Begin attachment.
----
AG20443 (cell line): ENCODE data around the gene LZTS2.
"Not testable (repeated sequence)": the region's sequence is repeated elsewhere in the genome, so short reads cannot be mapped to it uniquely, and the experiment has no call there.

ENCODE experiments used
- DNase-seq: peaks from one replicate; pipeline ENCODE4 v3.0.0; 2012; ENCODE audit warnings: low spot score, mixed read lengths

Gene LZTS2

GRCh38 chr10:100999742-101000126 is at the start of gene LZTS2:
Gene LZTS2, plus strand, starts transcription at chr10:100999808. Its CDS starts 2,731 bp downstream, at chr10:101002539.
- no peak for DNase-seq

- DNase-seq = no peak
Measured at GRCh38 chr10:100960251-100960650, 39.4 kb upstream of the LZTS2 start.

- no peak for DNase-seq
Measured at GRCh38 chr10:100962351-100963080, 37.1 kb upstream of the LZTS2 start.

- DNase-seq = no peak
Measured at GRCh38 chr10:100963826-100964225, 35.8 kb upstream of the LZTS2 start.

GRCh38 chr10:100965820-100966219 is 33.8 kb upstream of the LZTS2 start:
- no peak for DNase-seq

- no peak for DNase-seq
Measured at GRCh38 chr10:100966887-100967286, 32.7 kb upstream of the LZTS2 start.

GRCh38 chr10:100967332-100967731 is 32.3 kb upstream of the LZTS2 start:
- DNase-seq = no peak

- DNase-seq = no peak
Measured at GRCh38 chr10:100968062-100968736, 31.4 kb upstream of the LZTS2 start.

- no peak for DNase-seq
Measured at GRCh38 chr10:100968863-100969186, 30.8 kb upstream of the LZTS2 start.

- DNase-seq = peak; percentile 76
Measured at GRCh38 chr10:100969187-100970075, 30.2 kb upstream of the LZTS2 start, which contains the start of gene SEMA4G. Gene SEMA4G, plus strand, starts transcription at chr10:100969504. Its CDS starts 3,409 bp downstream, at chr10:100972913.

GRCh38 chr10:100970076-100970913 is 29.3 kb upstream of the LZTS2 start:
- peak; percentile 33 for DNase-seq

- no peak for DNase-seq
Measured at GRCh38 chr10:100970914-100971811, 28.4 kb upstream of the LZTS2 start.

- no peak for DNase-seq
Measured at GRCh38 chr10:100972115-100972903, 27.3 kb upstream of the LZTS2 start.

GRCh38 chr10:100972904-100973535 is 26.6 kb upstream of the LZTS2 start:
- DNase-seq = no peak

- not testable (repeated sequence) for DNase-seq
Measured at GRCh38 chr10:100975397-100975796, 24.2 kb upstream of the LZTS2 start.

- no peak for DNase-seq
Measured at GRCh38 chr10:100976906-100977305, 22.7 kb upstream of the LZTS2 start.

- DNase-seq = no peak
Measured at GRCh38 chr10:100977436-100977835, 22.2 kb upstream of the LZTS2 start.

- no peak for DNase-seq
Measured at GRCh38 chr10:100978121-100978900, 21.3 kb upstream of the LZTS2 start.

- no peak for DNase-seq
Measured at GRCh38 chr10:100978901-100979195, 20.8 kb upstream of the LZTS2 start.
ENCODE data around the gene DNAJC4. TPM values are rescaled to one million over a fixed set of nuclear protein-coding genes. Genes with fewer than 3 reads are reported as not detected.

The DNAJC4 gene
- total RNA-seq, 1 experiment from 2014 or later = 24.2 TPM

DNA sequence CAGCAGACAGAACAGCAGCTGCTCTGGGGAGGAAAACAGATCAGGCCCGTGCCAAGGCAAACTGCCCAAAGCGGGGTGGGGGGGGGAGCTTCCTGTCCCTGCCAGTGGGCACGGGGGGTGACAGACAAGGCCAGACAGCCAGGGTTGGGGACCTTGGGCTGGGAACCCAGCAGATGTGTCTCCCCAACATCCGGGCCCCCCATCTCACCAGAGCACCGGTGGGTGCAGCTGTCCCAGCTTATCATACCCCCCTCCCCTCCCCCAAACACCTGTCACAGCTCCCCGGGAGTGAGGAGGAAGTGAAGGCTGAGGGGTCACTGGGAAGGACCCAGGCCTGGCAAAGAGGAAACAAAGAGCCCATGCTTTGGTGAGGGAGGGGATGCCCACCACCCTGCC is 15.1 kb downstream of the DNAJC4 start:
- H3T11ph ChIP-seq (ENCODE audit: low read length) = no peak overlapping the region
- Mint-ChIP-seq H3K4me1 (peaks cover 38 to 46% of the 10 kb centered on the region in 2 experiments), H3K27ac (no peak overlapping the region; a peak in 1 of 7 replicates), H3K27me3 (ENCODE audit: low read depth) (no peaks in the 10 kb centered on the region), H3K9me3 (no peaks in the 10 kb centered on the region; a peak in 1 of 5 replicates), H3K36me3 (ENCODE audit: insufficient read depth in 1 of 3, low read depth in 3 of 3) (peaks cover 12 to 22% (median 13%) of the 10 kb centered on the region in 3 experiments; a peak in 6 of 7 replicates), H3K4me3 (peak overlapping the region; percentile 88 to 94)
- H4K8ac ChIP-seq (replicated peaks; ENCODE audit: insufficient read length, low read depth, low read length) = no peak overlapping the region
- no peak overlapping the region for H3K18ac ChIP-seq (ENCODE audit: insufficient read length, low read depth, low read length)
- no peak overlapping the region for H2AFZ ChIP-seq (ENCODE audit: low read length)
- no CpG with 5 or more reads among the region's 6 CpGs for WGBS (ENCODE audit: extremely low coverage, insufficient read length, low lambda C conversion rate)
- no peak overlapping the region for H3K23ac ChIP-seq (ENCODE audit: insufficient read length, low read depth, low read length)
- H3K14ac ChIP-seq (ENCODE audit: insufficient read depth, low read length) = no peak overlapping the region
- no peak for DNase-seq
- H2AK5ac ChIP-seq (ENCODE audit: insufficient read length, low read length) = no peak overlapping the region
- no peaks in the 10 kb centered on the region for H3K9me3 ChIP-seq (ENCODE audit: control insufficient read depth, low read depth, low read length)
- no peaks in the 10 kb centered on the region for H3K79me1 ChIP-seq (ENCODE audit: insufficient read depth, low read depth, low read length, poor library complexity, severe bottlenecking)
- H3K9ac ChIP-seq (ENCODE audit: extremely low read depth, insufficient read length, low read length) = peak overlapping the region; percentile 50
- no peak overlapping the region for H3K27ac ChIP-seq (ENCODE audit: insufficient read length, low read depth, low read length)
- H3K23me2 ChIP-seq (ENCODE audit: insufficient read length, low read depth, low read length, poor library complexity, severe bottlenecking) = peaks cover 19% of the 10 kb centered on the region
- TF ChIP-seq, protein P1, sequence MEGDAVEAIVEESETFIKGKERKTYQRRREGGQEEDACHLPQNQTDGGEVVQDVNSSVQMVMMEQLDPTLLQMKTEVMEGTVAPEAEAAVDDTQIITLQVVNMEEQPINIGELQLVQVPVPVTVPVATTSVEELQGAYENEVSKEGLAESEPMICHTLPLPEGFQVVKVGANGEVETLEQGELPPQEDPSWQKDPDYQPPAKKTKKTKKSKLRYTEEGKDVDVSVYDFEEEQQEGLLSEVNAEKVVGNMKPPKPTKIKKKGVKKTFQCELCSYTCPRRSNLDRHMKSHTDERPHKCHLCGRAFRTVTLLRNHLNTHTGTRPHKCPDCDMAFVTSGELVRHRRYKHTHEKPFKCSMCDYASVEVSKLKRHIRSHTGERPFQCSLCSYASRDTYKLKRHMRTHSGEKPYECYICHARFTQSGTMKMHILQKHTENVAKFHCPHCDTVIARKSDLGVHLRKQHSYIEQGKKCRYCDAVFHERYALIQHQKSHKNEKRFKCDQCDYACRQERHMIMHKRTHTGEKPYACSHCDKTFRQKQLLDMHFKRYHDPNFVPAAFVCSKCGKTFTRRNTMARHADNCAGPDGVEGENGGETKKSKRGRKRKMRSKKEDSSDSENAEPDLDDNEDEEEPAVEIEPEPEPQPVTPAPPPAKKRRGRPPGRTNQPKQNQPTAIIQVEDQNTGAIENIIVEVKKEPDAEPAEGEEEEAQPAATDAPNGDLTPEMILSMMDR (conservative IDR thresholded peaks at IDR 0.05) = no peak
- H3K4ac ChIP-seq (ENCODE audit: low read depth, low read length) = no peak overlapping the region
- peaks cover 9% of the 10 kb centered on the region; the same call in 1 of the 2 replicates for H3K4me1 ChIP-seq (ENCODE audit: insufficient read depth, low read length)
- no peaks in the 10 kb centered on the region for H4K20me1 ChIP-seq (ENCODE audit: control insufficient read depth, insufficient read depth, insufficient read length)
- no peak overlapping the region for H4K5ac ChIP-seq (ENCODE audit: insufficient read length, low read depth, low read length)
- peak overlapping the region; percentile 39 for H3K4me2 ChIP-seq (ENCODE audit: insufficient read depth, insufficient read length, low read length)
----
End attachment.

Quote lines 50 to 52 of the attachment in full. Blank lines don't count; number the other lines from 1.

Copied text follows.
- Mint-ChIP-seq H3K4me1 (peaks cover 38 to 46% of the 10 kb centered on the region in 2 experiments), H3K27ac (no peak overlapping the region; a peak in 1 of 7 replicates), H3K27me3 (ENCODE audit: low read depth) (no peaks in the 10 kb centered on the region), H3K9me3 (no peaks in the 10 kb centered on the region; a peak in 1 of 5 replicates), H3K36me3 (ENCODE audit: insufficient read depth in 1 of 3, low read depth in 3 of 3) (peaks cover 12 to 22% (median 13%) of the 10 kb centered on the region in 3 experiments; a peak in 6 of 7 replicates), H3K4me3 (peak overlapping the region; percentile 88 to 94)
- H4K8ac ChIP-seq (replicated peaks; ENCODE audit: insufficient read length, low read depth, low read length) = no peak overlapping the region
- no peak overlapping the region for H3K18ac ChIP-seq (ENCODE audit: insufficient read length, low read depth, low read length)